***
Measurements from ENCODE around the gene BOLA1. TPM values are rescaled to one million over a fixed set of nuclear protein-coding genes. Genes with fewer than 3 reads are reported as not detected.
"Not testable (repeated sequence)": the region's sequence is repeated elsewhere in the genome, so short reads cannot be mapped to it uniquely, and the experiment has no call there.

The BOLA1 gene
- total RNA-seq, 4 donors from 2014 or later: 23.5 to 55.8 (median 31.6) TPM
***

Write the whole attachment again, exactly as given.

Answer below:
Measurements from ENCODE around the gene BOLA1. TPM values are rescaled to one million over a fixed set of nuclear protein-coding genes. Genes with fewer than 3 reads are reported as not detected.
"Not testable (repeated sequence)": the region's sequence is repeated elsewhere in the genome, so short reads cannot be mapped to it uniquely, and the experiment has no call there.

The BOLA1 gene
- total RNA-seq, 4 donors from 2014 or later: 23.5 to 55.8 (median 31.6) TPM